As Gov. Peter Shumlin launched his campaign last week for a second term, he focused on two themes: the state’s relative economic prosperity and that he is a governor who gets “the tough things done.”
Those ‘tough things’ have boiled down to balancing the state’s budget without raising broad-based taxes, even while coping with four major storms in 2011, and initiating health care reform by passing the nation’s first universal access health care system based on a single-payer model.
But he’s also quick to tout his other accomplishments: including growing 7,500 jobs in the past two years and creating a state economy that currently boasts the fifth lowest unemployment rate in the nation, initiating changes in the state department of education, and coming close to providing broadband access to all Vermonters.
It’s a record any governor would be proud to own. While he has solid support in the Democratic-controlled Legislature, Shumlin can largely be credited with sheparding through Act 68, the health care reform bill, as well as advocating for a measure to make the education commissioner a member of his cabinet.
Similarly, early on he set a goal to expand broadband access to every last mile in Vermont by the end of 2013, and he has made it a priority to get that job done. The state is on track with just 16,000 homes left to connect — getting the job done on a much faster track than in the previous administration.
He’s also been a worthy cheerleader for Vermont residents through the storms of 2011, including the disastrous flooding on Lake Champlain and Tropical Storm Irene. During those disasters, he traveled tirelessly throughout the state pumping up community spirit, pledging state and federal support, and rallying Vermonters’ willingness to volunteer at every stop. It’s made a difference, turning what could have been seen as a setback for the state into a statewide rallying cry to make Vermont better and stronger than ever.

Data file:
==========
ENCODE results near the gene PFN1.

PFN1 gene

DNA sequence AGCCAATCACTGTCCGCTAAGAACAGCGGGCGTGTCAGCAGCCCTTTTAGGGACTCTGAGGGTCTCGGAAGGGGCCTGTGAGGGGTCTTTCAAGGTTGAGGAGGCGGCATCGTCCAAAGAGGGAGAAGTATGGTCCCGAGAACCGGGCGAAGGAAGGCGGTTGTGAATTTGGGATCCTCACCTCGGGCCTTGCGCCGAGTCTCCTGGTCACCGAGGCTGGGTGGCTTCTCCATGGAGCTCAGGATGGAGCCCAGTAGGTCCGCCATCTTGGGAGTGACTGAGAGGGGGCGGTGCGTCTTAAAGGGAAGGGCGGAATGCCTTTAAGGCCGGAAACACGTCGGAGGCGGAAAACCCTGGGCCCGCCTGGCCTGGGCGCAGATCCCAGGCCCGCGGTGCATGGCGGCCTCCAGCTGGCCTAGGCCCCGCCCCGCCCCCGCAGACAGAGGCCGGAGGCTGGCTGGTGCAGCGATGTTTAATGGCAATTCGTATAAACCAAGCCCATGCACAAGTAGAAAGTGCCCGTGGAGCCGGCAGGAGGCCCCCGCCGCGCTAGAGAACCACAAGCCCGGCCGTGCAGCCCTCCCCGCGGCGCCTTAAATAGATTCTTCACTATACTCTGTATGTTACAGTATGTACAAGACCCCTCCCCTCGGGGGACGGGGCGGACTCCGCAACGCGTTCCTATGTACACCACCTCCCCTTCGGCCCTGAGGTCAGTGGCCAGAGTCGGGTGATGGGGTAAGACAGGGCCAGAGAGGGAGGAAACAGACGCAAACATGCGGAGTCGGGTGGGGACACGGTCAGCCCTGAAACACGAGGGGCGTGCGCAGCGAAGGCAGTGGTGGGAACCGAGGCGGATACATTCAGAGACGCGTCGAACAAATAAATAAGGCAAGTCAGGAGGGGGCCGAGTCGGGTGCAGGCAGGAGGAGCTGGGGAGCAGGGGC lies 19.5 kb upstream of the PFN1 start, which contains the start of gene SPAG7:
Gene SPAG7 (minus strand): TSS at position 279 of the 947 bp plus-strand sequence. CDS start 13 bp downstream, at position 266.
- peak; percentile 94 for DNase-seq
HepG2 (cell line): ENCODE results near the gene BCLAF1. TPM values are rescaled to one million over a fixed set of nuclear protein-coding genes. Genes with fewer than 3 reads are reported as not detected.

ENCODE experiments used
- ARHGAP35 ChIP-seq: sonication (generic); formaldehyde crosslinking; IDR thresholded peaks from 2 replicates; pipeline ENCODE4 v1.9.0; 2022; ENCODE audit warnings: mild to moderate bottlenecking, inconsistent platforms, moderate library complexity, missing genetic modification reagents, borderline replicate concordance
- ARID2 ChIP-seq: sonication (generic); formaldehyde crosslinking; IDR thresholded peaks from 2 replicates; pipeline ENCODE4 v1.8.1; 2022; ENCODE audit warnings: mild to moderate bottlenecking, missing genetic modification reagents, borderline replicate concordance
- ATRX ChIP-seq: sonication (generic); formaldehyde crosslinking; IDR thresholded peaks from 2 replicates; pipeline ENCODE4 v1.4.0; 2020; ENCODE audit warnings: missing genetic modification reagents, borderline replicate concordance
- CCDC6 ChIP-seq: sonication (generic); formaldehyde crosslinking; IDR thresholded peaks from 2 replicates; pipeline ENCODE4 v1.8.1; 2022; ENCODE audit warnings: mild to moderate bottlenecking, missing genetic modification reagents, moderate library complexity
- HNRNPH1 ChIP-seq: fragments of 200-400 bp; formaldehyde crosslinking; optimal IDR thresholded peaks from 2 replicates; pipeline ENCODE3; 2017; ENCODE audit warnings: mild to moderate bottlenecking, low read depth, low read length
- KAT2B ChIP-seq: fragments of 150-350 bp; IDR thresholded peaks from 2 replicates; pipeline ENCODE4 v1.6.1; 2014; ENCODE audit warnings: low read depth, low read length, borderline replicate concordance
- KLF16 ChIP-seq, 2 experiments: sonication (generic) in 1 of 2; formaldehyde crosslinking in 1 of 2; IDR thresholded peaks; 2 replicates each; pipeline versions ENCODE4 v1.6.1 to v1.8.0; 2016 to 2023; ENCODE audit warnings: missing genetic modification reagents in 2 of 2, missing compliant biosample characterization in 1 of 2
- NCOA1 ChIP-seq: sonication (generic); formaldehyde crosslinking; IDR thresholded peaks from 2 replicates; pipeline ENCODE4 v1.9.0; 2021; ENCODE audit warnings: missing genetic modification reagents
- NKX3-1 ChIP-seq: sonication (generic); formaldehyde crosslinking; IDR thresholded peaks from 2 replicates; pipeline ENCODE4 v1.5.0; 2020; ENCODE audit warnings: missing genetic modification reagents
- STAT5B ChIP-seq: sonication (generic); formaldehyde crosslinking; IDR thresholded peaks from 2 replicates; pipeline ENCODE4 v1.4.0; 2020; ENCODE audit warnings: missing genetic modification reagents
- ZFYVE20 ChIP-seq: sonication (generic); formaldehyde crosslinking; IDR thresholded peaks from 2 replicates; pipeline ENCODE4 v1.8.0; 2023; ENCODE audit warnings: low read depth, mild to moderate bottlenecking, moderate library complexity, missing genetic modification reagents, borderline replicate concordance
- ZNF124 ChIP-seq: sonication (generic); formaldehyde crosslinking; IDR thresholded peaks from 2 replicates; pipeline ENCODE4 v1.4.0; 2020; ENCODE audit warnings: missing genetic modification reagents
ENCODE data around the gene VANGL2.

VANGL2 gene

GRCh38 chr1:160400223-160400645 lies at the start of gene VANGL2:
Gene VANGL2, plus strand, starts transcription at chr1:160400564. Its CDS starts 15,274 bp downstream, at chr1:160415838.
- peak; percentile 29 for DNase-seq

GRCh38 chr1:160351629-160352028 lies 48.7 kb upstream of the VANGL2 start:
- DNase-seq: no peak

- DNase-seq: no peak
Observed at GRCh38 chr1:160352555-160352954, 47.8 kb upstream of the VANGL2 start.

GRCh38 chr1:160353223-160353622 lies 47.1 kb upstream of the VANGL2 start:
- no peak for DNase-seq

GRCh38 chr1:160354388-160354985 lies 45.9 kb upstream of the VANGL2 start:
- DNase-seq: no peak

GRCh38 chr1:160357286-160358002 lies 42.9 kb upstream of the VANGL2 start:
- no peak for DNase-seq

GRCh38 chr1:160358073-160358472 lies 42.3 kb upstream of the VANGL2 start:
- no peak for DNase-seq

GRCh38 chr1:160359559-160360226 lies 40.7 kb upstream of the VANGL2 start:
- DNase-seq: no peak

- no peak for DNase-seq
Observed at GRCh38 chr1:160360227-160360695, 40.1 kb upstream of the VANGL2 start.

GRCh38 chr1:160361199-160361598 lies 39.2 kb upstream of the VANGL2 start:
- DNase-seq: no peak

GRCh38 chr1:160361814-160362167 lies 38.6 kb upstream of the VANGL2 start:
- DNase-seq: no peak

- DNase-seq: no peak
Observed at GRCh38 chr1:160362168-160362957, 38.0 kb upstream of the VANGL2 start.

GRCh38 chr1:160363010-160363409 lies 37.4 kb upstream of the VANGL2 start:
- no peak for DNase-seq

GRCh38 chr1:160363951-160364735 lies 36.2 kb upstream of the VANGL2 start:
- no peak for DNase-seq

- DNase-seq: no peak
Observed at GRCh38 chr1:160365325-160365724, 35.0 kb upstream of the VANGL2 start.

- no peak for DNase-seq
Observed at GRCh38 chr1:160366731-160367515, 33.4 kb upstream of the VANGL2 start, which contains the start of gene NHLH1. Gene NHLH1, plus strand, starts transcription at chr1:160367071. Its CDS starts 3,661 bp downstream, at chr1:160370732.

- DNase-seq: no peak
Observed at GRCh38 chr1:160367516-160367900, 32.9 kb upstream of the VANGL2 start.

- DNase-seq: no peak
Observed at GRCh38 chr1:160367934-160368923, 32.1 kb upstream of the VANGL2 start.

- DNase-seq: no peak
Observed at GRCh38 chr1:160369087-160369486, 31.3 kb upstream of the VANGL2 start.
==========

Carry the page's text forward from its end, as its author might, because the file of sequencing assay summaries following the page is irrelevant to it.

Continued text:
“We’re on the right track,” the governor told about 200 supporters at his campaign kickoff announcement this past Monday. “When I came into office two years ago, people running companies were looking at their boots, saying, ‘Governor, I think I’m going to have to do another round of layoff, I think we may have more bad news.’ Today employers tell me, ‘Governor, I can’t find enough employees to do the work that’s available.” That’s prosperity. That’s jobs. That’s progress.”
But it’s that same bravado and willingness to take risks, to live large and boldly, that opens Shumlin up to criticism and his Republican opponent has been quick to brand Shumlin as perhaps a bit too bold and reckless.
In their first gubernatorial debate last week, Republican state Sen. Randy Brock criticized the governor for pushing ahead with health care reform without knowing how the numbers are going to pan out. And he was quick to criticize the governor for pushing ahead with the $125 million plan to build a new mental health care facility in Waterbury even though FEMA has been slow to confirm how much federal money will be available to help fund the project.
The differing approaches speak volumes about the candidates. Brock would approach government from a more cautious perspective, thorough and systematic — more the James Douglas approach -— while Shumlin appears to shoot a bit from the hip. He’s thorough and pursues calculated risks, but Shumlin also believes in taking action sooner rather than later and seems to enjoy the challenge of moving state government at a quicker pace — more like a small business that has the flexibility to maneuver and adapt on the fly.
Shumlin’s early successes in this first 20 months are why Brock’s campaign is a long shot. Shumlin has been a governor willing to tackle the tough issues and not just kick the can down the road — and for that, and much more, he has garnered widespread support.
But Brock is right to question the governor’s brashness and to give voice to those not so sure about Shumlin’s rapid push on wind energy projects, or exposing Vermont to more legal battles with Entergy over the Vermont Yankee Nuclear Plant, or rebuilding the Waterbury mental health center without reconsidering the impact of FEMA’s funding falling shorter than expected, or pressing forward with health care reform without sharing how the financing of this proposal will affect the average Vermonter, the state’s hospitals and the business community. Even if Brock falls short, Vermonters would do well to heed those concerns and hold the governor accountable.
Angelo S. Lynn